Uber accidentally emailed some of its drivers and delivery drivers last month offering to cover part of their health insurance – only to withdraw the offer two weeks later.
On May 26, an email from Uber with the tantalizing subject line “It’s a good time to get health coverage” appeared in the inboxes of an unspecified number of the company’s drivers and delivery drivers. When they opened the email, they were greeted with an even more compelling proposition: “Uber can help cover your healthcare costs.”
Drivers and couriers for Uber are classified as independent contractors, making them ineligible for employer-sponsored health insurance. For years, many of these workers have lobbied for more benefits and protections, only to meet brutal opposition from Uber.
So you can only imagine the shock of drivers who opened this email and saw an offer for grants ranging from $613.77 to $1,277.54 depending on the type of insurance plan they had and the number of hours they worked per week. week worked. That kind of money could be transformative for drivers, many of whom live on poverty wages and struggle to find work amid a sharp drop in demand during the pandemic. What could explain this radical change in position by Uber?
It turns out that nothing has changed. Uber was only intended to send the email to drivers and delivery drivers in California, not to any other state. “Unfortunately, we made a mistake in sending you this email as this policy only applies to drivers and delivery drivers in California,” the email read to one driver. “Our sincere apologies for this error.”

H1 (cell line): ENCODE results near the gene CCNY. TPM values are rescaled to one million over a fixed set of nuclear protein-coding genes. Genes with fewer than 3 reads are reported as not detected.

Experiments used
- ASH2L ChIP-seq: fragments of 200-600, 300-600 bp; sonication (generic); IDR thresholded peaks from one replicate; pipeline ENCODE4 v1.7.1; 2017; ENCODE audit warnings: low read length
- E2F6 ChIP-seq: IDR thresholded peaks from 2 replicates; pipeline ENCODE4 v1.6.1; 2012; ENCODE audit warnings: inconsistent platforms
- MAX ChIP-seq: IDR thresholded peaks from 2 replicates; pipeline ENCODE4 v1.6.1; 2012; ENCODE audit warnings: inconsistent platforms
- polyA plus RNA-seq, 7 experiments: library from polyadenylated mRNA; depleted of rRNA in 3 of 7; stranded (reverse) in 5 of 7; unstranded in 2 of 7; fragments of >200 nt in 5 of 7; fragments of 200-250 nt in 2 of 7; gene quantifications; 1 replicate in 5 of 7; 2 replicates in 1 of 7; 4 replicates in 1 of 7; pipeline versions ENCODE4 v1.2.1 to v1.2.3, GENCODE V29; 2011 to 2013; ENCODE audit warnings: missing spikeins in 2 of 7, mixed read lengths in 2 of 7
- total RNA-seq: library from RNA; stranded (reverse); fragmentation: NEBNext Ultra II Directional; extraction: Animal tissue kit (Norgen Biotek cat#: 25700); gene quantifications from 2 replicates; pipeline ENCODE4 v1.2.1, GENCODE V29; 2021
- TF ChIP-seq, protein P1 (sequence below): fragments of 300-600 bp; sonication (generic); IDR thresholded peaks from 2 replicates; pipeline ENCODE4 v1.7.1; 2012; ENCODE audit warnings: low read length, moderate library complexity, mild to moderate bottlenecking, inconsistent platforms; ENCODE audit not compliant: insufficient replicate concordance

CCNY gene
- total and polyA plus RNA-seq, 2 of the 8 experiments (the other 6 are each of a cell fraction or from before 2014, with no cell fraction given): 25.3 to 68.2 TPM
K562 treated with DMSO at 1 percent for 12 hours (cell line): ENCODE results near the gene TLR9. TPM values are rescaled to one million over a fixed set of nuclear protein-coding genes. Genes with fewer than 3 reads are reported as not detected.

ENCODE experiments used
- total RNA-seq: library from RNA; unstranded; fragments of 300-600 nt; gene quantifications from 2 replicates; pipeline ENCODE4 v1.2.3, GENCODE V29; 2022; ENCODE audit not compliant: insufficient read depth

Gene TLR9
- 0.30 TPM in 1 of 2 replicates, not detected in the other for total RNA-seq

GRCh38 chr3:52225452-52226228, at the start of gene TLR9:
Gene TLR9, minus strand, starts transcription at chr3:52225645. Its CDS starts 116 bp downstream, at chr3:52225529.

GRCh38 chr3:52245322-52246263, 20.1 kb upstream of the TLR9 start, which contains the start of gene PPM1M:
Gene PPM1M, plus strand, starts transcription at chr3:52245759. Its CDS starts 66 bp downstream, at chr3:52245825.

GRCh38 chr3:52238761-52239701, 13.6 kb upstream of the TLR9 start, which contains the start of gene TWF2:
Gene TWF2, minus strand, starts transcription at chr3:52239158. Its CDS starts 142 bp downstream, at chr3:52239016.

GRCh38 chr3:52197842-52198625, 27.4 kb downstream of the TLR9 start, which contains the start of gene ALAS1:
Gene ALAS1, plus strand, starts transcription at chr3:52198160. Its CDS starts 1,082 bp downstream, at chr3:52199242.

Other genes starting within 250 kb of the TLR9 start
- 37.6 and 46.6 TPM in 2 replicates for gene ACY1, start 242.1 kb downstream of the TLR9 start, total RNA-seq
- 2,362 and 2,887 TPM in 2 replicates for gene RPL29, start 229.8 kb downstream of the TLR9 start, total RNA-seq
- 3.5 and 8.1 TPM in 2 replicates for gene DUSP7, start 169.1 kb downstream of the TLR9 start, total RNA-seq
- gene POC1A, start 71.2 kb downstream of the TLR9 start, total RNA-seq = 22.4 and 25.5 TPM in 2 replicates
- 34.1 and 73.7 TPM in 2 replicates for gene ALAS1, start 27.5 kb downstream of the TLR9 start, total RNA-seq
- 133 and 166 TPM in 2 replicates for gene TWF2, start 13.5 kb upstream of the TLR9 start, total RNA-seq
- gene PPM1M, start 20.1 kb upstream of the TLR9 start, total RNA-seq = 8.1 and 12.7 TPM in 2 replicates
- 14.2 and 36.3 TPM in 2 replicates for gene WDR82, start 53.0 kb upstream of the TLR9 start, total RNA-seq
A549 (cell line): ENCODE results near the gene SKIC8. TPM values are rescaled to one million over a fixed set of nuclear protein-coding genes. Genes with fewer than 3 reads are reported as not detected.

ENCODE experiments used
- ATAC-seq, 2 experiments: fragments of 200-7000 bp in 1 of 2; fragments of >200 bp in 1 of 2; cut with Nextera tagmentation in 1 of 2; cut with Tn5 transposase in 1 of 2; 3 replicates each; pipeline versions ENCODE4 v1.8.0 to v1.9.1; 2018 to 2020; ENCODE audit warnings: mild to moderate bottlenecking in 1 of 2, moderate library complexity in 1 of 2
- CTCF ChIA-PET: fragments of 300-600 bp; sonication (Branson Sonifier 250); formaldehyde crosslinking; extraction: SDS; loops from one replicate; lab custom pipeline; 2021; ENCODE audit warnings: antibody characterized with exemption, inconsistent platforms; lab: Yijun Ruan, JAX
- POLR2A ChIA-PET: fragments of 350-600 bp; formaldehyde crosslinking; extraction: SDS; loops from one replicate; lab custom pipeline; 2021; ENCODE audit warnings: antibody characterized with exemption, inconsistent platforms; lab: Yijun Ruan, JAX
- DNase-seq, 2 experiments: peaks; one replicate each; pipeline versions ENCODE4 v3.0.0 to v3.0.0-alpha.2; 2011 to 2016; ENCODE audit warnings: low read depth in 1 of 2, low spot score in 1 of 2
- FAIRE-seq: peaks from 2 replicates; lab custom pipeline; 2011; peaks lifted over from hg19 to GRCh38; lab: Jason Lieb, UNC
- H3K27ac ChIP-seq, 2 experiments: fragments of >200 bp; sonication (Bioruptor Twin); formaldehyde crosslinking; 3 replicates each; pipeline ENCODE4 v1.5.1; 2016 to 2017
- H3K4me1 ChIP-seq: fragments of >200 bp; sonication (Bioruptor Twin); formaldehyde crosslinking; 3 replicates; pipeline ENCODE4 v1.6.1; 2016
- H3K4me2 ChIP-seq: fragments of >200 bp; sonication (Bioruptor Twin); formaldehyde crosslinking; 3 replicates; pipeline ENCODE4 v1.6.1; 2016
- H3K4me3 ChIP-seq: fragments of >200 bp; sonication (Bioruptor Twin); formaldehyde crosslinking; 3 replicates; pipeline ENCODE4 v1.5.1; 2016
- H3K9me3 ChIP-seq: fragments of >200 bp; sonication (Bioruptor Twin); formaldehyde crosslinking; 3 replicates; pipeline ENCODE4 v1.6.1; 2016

A spokesperson said the company’s support team is working with drivers and delivery drivers who accidentally received the email.
Last year, Uber — along with Lyft, DoorDash and other gig economy companies — put more than $200 million into the “Yes on 22” campaign to exempt them from a California state law that would require them to hire their employees. to be treated as employees. The companies are aggressively opposing the law, arguing that it would eliminate driver flexibility while also increasing consumer prices and waiting times. The measure was passed in November 2020 with 59 percent of the vote.
Under Prop 22, Uber and other gig work companies are required to “provide health care subsidies equal to 41 percent of the average” [California Coverage] premium per month” for drivers and couriers “who are busy on average between 15 and 25 hours a week.” This would explain the email, but not explain why it also ended up in the inboxes of drivers and couriers not living in California.
Edward Burmila, a political science professor who lives in Raleigh, NC and occasionally drives for Uber, received the original email about health care grants. “I may be an atypical Uber driver – I got a PhD and I tend to think about these things in a political context – but it’s part of the ridiculous song-and-dance that the ride-share companies always do.” to maintain the fiction that their workforce is not workers or laborers,” Burmila wrote: The edge in an email.
He added: “It also shows that they only offer benefits – for riders or passengers – if they are forced to.”